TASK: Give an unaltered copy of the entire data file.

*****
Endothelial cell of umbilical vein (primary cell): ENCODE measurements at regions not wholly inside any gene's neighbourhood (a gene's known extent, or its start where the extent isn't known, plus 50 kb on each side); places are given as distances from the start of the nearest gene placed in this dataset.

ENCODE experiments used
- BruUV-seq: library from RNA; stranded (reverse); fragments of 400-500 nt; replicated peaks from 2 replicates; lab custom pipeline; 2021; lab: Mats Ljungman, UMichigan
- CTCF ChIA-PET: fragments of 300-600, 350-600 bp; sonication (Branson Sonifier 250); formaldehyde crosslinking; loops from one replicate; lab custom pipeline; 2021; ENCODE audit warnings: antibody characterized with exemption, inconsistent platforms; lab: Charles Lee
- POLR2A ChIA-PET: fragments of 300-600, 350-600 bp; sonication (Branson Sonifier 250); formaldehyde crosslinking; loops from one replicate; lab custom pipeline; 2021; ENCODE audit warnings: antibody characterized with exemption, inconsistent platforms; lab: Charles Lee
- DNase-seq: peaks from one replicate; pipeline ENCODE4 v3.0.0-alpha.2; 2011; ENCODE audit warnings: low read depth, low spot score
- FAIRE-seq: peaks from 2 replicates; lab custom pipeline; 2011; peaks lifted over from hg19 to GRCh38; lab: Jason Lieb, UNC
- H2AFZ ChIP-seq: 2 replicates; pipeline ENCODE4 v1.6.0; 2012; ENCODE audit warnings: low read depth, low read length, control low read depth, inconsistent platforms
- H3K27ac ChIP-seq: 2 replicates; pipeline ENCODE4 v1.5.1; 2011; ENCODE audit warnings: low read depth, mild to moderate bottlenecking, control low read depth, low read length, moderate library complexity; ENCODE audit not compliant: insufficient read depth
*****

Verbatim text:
Endothelial cell of umbilical vein (primary cell): ENCODE measurements at regions not wholly inside any gene's neighbourhood (a gene's known extent, or its start where the extent isn't known, plus 50 kb on each side); places are given as distances from the start of the nearest gene placed in this dataset.

ENCODE experiments used
- BruUV-seq: library from RNA; stranded (reverse); fragments of 400-500 nt; replicated peaks from 2 replicates; lab custom pipeline; 2021; lab: Mats Ljungman, UMichigan
- CTCF ChIA-PET: fragments of 300-600, 350-600 bp; sonication (Branson Sonifier 250); formaldehyde crosslinking; loops from one replicate; lab custom pipeline; 2021; ENCODE audit warnings: antibody characterized with exemption, inconsistent platforms; lab: Charles Lee
- POLR2A ChIA-PET: fragments of 300-600, 350-600 bp; sonication (Branson Sonifier 250); formaldehyde crosslinking; loops from one replicate; lab custom pipeline; 2021; ENCODE audit warnings: antibody characterized with exemption, inconsistent platforms; lab: Charles Lee
- DNase-seq: peaks from one replicate; pipeline ENCODE4 v3.0.0-alpha.2; 2011; ENCODE audit warnings: low read depth, low spot score
- FAIRE-seq: peaks from 2 replicates; lab custom pipeline; 2011; peaks lifted over from hg19 to GRCh38; lab: Jason Lieb, UNC
- H2AFZ ChIP-seq: 2 replicates; pipeline ENCODE4 v1.6.0; 2012; ENCODE audit warnings: low read depth, low read length, control low read depth, inconsistent platforms
- H3K27ac ChIP-seq: 2 replicates; pipeline ENCODE4 v1.5.1; 2011; ENCODE audit warnings: low read depth, mild to moderate bottlenecking, control low read depth, low read length, moderate library complexity; ENCODE audit not compliant: insufficient read depth